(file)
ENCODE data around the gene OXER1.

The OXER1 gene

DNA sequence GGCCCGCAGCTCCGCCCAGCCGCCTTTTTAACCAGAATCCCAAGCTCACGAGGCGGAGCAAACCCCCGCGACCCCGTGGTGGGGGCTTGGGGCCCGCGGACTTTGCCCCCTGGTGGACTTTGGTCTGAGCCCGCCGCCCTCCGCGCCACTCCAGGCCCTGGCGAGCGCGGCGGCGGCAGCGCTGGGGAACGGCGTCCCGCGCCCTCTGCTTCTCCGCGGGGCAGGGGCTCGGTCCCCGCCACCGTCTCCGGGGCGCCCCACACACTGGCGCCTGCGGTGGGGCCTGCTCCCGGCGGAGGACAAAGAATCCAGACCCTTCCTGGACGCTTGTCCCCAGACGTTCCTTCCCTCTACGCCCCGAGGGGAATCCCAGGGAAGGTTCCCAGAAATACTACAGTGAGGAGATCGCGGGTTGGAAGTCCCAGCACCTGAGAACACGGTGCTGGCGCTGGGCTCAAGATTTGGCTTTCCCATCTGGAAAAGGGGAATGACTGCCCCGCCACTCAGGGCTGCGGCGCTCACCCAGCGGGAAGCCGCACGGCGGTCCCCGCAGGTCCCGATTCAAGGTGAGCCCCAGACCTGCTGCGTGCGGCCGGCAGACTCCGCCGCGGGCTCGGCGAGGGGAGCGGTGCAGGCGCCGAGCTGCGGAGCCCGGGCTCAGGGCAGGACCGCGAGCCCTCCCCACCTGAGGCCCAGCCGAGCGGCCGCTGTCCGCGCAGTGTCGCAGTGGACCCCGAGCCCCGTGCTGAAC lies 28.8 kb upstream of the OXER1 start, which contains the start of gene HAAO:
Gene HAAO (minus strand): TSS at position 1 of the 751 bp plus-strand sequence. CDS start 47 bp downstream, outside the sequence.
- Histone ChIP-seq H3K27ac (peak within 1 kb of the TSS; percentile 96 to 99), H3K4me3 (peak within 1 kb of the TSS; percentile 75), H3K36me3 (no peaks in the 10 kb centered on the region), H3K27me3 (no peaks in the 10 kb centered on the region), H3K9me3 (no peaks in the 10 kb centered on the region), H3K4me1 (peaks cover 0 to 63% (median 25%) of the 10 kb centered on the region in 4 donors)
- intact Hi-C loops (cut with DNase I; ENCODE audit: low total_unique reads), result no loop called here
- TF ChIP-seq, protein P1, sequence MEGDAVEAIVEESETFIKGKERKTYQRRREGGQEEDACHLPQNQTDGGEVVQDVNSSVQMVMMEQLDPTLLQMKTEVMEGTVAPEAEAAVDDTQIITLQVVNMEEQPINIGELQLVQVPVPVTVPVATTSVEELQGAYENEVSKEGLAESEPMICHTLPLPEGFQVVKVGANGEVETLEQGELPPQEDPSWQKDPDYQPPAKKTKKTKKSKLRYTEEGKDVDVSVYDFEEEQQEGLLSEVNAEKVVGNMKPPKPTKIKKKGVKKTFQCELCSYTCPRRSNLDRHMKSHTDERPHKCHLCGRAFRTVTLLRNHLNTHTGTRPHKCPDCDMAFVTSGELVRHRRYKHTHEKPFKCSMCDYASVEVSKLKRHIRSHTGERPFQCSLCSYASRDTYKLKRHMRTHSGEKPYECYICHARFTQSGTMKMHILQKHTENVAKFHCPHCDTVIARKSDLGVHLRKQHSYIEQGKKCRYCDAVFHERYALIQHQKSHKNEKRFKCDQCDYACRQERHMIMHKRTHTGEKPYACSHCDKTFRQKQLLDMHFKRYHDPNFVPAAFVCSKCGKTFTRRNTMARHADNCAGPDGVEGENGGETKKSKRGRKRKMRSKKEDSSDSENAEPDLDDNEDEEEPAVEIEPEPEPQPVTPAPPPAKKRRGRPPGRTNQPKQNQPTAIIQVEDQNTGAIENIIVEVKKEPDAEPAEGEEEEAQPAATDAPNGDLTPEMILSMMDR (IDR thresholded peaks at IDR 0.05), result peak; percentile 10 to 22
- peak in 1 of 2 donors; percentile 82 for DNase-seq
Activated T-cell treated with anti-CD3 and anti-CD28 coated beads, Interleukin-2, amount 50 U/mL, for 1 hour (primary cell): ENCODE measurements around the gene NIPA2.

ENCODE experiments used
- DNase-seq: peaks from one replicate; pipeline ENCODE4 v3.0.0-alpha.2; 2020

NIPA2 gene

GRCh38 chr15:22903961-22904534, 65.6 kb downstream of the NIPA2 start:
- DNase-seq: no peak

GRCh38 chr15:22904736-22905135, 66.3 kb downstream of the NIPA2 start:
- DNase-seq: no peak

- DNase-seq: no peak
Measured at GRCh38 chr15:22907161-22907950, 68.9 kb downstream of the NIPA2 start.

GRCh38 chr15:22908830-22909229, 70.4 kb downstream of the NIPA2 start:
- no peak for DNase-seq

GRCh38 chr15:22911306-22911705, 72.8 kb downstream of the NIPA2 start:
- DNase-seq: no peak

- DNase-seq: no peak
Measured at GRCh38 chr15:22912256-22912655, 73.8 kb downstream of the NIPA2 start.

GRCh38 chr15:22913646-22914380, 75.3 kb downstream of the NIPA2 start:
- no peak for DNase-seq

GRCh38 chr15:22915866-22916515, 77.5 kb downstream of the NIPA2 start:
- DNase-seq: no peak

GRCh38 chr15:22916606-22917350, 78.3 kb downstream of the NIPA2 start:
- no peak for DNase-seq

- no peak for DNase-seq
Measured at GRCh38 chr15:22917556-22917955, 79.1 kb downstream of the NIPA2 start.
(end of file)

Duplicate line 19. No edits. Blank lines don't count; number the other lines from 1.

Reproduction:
GRCh38 chr15:22908830-22909229, 70.4 kb downstream of the NIPA2 start: